The “male and female” together are in “God’s image” (1:27). This latter phrase is not at all developed in the Old Testament, but has become central in subsequent articulations of theological understanding of human personhood. While the phrase “image of God” is open to many interpretations, it is plausible that it refers to the exercise of human sovereignty over creation as a regency for God’s sovereignty (Barr 1968-1969; Bird 1997, 123-54; Børresen 1995). This role for human persons bespeaks both human freedom and human responsibility for the care of the earth.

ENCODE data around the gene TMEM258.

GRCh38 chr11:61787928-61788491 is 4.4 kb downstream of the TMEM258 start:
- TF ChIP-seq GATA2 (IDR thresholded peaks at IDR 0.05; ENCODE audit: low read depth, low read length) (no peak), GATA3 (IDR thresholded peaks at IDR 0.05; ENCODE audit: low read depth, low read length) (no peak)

The notion of “image of God” is reinforced by the imperatives that follow, “subdue and have dominion” (1:27-28). These verbs have often been understood to mean that the man and woman in the image of God are free to use the earth as they wish without restraint (White 1967). Contrary to that notion that the Bible is thus a warrant for environmental abuse and exploitation, Wybrow has shown that the “rape of the earth” has emerged, not from the Bible and this imperative, but from the impulse of Enlightenment autonomy that lacks any covenantal restraint (Wybrow 1991). More plausibly than that misconstrual, which has been given wide articulation, this pair of imperatives intends that human persons in human community should be responsible for the care of the earth and its boundless, God-given fruitfulness for the benefit of all creatures. Thus the imperatives bespeak not unrestrained, indulgent freedom, but a mandate for the community to take responsibility for the well-being of the earth.